Adjust Text Size:change font sizechange font sizechange font sizechange font sizechange font sizechange font size

Access to the latest research — for scientists and people living with PD alike — in PDF's new scientific journal.

Browse Now

Parkinson's HelpLine


Learn More

Science News

Caffeine May Improve Motor Symptoms of Parkinsonís Disease

Several studies have shown that people who drink caffeinated coffee or tea are less likely to develop Parkinson’s disease (PD). Yet scientists do not know if caffeine protects against the disease, or whether it could improve the symptoms of people who already have it. Now, in a study published in the August 14, 2012 issue of Neurology, researchers report that caffeine may improve some motor symptoms in people with Parkinson’s disease.

Researchers led by Ronald B. Postuma, M.D., M.Sc., at McGill University in Montreal, Canada, began the study to find out if caffeine could help people with Parkinson’s disease who suffer from excessive daytime sleepiness, a common non-motor symptom of the disease. Unexpectedly, the researchers found that although caffeine did not significantly help participants stay awake during the day, the stimulant did improve some motor symptoms of Parkinson’s disease.

For the study, Dr. Postuma and colleagues studied 61 people with Parkinson’s disease who also experienced daytime sleepiness, randomly dividing them into two groups: caffeine or placebo. Study participants, who were all taking levodopa to manage their Parkinson’s disease, were given a capsule containing either 100 mg caffeine (the equivalent of about one to two cups of coffee, depending on the type of coffee and strength of brew) or sugar twice daily for three weeks, then 200 mg twice daily for another three weeks. The study was double-blind, meaning that neither the participants nor the researchers knew to which group the participants had been assigned.

The researchers analyzed daytime sleepiness with a standard questionnaire. Although not the focus of the study, other characteristics such as motor symptoms, depression, and quality of life were also compared between the groups.


  • Compared with the placebo group, the caffeine-treated group showed little or no improvement in daytime wakefulness.
  • At three and six weeks, people in the caffeine group showed greater improvement than the placebo group (by three and a half to four and a half points) in a standard test used to evaluate Parkinson’s disease symptoms, the Unified Parkinson’s Disease Rating Scale (UPDRS). In particular, the caffeine group had improved motor symptoms, including quicker motions and less rigidity.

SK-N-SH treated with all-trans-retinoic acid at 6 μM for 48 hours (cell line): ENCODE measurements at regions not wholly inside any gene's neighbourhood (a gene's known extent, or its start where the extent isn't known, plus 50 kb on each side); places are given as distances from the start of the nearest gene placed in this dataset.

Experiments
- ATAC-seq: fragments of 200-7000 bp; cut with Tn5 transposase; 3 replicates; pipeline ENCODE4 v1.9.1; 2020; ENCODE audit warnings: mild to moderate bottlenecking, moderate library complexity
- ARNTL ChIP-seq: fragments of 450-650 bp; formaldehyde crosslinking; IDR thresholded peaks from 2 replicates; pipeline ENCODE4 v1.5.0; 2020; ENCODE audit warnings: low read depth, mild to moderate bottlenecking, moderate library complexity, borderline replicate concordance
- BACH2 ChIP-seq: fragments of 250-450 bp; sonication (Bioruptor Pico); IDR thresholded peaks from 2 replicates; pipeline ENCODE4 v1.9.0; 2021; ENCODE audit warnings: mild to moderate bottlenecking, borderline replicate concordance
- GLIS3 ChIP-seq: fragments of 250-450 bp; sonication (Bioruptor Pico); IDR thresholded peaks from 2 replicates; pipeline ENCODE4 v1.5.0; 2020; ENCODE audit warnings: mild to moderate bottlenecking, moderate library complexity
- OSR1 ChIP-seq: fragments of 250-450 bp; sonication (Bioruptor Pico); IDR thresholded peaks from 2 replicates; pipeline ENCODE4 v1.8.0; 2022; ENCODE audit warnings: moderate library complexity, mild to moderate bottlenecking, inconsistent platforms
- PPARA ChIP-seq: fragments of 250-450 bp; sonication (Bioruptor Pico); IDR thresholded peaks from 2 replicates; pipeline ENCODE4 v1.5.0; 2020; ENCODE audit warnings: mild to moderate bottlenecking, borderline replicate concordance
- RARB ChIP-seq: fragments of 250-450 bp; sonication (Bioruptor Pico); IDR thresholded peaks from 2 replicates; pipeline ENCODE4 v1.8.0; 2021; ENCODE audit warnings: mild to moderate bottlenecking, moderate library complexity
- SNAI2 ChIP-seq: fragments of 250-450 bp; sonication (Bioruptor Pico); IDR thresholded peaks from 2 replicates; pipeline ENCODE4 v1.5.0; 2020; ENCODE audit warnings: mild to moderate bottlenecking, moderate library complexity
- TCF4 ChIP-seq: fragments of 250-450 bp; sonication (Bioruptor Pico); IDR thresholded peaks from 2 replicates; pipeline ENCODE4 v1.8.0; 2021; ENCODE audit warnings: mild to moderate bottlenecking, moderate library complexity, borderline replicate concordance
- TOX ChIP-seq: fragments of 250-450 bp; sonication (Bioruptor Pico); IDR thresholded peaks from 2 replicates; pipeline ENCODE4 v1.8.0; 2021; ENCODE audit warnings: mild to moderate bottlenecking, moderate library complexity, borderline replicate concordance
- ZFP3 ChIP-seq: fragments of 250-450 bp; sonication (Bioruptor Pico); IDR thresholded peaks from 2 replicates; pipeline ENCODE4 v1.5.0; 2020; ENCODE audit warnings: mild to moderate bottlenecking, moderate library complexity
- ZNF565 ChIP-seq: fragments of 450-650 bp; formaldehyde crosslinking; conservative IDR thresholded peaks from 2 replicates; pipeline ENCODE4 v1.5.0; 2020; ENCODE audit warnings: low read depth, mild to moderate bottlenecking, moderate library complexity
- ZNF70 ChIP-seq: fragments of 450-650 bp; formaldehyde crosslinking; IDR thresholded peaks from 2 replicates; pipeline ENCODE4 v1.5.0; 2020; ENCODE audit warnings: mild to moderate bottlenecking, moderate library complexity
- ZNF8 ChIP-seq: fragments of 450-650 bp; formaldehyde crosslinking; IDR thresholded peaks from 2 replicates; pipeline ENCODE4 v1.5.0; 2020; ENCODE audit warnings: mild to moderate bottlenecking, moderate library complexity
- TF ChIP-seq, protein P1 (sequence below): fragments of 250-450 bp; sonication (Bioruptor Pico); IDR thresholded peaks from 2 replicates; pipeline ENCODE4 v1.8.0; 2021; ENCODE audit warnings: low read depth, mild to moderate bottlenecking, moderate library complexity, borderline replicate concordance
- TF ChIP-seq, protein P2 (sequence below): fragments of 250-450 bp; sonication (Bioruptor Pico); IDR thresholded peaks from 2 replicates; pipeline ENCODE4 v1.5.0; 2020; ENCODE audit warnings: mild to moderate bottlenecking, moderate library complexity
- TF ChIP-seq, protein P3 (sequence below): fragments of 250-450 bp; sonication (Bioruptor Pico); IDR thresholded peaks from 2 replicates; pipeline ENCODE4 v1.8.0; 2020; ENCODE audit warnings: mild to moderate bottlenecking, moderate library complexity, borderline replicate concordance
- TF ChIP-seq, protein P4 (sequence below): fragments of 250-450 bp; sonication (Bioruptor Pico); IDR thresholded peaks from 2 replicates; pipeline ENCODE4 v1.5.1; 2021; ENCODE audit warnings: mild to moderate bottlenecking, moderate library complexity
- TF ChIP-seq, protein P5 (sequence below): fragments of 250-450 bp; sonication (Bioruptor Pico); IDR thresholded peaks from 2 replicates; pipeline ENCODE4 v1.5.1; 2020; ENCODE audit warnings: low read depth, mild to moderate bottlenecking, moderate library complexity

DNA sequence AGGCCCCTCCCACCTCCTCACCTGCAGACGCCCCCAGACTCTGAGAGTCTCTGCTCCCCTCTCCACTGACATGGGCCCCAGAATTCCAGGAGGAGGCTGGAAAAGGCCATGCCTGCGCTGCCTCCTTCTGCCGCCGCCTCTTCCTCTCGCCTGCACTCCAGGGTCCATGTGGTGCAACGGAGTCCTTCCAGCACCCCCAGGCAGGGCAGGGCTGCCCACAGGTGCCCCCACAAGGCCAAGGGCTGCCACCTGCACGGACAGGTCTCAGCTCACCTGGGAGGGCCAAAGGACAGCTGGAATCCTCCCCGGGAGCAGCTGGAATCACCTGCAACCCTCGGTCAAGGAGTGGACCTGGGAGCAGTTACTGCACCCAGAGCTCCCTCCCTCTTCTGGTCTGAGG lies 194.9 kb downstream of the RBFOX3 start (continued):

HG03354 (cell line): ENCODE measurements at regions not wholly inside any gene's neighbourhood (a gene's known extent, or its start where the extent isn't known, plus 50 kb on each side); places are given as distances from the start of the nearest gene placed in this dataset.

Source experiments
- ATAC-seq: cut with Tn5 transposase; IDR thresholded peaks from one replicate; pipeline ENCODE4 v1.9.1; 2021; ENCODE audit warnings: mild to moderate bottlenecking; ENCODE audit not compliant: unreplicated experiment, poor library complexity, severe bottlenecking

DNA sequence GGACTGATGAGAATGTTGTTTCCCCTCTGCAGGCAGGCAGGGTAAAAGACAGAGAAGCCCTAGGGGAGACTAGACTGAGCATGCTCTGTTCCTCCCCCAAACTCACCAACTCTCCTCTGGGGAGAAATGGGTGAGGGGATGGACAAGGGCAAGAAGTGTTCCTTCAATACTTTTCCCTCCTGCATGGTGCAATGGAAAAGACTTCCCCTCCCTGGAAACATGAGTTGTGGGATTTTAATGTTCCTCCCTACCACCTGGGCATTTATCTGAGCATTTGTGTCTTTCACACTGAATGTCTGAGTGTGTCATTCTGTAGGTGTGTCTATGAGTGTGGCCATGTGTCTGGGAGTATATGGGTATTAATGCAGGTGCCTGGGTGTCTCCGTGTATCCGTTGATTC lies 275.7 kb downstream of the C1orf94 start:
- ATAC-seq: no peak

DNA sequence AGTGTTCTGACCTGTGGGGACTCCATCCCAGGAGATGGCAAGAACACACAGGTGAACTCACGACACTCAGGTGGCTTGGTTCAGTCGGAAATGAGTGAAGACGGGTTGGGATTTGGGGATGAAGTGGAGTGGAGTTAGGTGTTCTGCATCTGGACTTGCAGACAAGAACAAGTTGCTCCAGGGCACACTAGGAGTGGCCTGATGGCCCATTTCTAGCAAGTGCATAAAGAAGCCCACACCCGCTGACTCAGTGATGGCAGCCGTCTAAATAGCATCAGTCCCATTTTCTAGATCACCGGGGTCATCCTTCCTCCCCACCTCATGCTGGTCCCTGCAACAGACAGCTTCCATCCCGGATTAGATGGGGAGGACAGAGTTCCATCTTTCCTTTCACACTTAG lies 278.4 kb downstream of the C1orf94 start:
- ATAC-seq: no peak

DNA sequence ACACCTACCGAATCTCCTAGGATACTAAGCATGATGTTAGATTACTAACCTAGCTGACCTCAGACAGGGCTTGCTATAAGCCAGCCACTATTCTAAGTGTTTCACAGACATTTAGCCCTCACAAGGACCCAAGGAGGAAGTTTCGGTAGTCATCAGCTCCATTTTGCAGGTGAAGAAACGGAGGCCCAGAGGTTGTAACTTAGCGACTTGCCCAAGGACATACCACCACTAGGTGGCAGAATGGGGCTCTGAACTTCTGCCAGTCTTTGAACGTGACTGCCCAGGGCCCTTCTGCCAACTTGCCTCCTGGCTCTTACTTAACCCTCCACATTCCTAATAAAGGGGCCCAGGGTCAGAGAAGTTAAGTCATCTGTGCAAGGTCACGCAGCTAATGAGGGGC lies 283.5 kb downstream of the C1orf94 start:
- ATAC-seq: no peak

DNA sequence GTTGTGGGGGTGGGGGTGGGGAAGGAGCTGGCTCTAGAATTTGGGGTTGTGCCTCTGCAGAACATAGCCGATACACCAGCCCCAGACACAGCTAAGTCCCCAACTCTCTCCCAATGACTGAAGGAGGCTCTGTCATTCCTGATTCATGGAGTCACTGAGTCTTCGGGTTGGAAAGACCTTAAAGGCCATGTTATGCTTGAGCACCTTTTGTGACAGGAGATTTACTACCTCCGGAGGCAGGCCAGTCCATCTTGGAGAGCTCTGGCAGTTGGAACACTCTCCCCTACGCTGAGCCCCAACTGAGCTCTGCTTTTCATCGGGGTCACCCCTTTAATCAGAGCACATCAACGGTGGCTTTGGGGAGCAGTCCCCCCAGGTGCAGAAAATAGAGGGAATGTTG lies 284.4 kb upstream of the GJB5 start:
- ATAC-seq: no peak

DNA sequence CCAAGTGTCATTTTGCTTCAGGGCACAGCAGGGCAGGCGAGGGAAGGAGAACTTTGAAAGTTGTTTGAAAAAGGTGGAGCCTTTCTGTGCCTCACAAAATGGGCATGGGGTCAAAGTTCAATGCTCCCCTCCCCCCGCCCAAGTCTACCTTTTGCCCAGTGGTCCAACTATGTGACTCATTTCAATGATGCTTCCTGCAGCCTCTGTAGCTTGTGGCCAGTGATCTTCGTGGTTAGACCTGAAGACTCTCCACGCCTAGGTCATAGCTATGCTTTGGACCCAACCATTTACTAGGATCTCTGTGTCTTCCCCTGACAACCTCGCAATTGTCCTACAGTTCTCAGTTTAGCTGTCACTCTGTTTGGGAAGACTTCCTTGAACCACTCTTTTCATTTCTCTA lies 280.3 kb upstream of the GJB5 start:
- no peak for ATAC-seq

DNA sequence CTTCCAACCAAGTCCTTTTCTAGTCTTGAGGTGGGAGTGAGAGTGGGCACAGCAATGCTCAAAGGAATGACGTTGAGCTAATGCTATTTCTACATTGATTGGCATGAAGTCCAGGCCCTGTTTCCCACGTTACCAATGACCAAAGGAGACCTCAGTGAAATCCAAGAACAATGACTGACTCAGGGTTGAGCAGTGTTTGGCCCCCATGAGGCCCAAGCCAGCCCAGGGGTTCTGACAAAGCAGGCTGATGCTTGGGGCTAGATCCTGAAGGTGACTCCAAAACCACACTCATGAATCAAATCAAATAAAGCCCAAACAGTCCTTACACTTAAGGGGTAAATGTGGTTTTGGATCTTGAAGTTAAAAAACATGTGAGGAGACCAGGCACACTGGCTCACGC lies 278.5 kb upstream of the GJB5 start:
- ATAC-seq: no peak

• The two groups showed no differences in quality of life, depression or sleep quality.

What Does It Mean?

This paper suggests that caffeine at the studied doses does not significantly reduce daytime sleepiness in people with Parkinson’s disease. In contrast, caffeine did appear to modestly improve some motor symptoms of Parkinson’s disease. However, because the initial focus of the study was daytime sleepiness, rather than motor symptoms, these results remain exploratory. A more detailed analysis should be conducted to confirm these effects. Also, researchers should examine the effects of caffeine in people with Parkinson’s disease who do not experience daytime sleepiness.

A possible limitation of the study is that some participants correctly guessed which group they were assigned to based on whether or not they felt more alert or energetic after taking the pill. This “unblinding” could have influenced the study’s results by altering people’s perceptions or expectations of their Parkinson’s disease symptoms. However, since the unblinding did not affect daytime sleepiness (for which there was no effect), it is unlikely that it explains the difference between the two groups. Another limitation is the relatively short duration (six weeks) of the study. Long-term caffeine use can cause people to develop tolerance to the stimulant, which may reverse any motor benefits.

Although this study provides evidence for a beneficial effect of caffeine on motor symptoms of Parkinson’s disease, the researchers still do not know why this effect occurs. One hypothesis is that caffeine’s benefits in Parkinson’s disease may stem from its ability to increase the production of dopamine, a neurotransmitter whose levels are reduced in Parkinson’s disease. Another idea is that caffeine somehow slows the neurodegenerative process that leads to Parkinson’s disease development and progression.

Doctors do not yet have enough information to justify prescribing caffeine as a treatment for Parkinson’s disease. However, doctors and people with Parkinson’s disease could take the results of this study into consideration when discussing overall dietary caffeine use.

Source Date: Aug 01 2012